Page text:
Furthermore, if you plan on performing high-speed runs in complete darkness, you’ll need an even brighter headlamp, something that has around 250 or more lumens.
Tying in with what I said above, battery life is very important in a headlamp. You’ll have to choose between products powered by standard batteries or rechargeable ones. The advantage with standard batteries is that you can always carry around some spares and just change them if they happen to run out. Rechargeable headlamps are not that versatile, but you don’t have to worry about changing the batteries ever.
Some headlamps offer the best of both worlds by having a single main rechargeable battery complemented by standard ones. When it comes to run time, manufacturers will list this information in the product specs, but don’t trust it too much as the real-world battery life is often lower.
When it comes to battery location, most headlamps rely on AAA batteries housed within the main body, just behind the light source. However, some products feature separate battery packs within the strap. More often than not, these products come with an extra strap that runs over the top of the wearer’s head in order to ensure a secure and comfortable fit. After all, more batteries equal more weight, and that weight needs to be distributed evenly.
So is it better to go with a headlamp that needs AAA batteries to run, or are rechargeable headlamps superior? I’d say that the ones offering a hybrid design are best. They allow you to use your preferred powering method depending on the length of your trip other personal requirements. It’s also worth noting that AAA batteries produce quite a bit of waste, and they need to be replaced regularly even if they’re not in use. In this case, rechargeable head torches are superior.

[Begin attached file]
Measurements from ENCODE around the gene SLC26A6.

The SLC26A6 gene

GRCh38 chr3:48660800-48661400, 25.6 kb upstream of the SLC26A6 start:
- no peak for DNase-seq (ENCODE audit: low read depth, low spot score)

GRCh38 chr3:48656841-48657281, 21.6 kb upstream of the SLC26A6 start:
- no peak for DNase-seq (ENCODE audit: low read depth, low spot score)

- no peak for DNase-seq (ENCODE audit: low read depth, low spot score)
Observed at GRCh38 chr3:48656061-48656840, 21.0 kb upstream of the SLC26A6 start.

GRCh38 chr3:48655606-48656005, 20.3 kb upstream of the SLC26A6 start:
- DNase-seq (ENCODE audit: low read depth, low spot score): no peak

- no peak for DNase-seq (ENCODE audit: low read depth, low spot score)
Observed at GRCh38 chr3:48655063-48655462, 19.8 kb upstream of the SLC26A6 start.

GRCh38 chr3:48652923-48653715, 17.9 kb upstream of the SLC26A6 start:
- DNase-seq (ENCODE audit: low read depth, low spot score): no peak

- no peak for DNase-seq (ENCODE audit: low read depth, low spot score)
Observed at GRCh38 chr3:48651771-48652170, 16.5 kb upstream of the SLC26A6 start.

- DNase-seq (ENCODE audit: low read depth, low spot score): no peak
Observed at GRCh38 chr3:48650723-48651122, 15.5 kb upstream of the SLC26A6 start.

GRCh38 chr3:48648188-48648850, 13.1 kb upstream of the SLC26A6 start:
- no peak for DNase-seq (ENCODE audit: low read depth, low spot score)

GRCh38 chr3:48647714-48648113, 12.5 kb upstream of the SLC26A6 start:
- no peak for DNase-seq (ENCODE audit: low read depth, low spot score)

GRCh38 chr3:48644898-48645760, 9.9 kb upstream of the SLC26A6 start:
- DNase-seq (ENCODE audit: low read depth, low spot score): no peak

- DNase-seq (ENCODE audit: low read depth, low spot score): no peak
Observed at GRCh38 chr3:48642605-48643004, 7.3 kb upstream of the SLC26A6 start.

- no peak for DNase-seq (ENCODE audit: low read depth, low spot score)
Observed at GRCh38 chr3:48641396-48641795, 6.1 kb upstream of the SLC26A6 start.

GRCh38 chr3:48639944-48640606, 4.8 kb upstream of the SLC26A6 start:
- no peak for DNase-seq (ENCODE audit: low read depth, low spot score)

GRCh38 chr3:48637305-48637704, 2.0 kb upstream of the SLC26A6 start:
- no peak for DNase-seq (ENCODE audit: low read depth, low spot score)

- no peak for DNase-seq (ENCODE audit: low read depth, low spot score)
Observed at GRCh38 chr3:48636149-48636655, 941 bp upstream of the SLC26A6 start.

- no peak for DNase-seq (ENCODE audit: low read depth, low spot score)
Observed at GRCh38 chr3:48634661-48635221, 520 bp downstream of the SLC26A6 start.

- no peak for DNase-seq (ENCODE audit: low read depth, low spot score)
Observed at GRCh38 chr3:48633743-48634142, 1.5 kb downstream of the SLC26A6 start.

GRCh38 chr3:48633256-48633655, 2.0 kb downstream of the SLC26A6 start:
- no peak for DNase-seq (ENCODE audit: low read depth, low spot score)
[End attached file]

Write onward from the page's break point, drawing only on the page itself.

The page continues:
When it comes to beam type, some headlamps have a wide beam or a flood beam that offers good lighting options up-close. You can use these headlamps to search through your backpack or to illuminate the trail you’re stepping on. However, flood lights don’t do well at long distances. For that, you’ll need a headlamp with a spot beam – a more focused and narrow beam that illuminates objects far ahead.
You might also want to consider a headlamp with a red light, as those allow your eyes to adjust to the dark thus enabling better peripheral vision. The best lamps out there allow you to adjust the light between spot and wide according to your needs. Then there’s reactive lighting, which adjusts the beam type automatically depending on how far away the focused object is. There are other different types of LEDs available in different colors such as green or blue. At night, while in the camping site, a green beam will cause much less disturbance than regular white light would.
Water and dust resistance.
Water and dust resistance in headlamps is measured via an IPX rating. A product that has an IPX rating of 3 or above will handle torrential rain or dust storms, which means that it won’t die on you just because the weather turned fickle. For swimming or diving, you’ll need a lamp with a rating of at least IPX-7.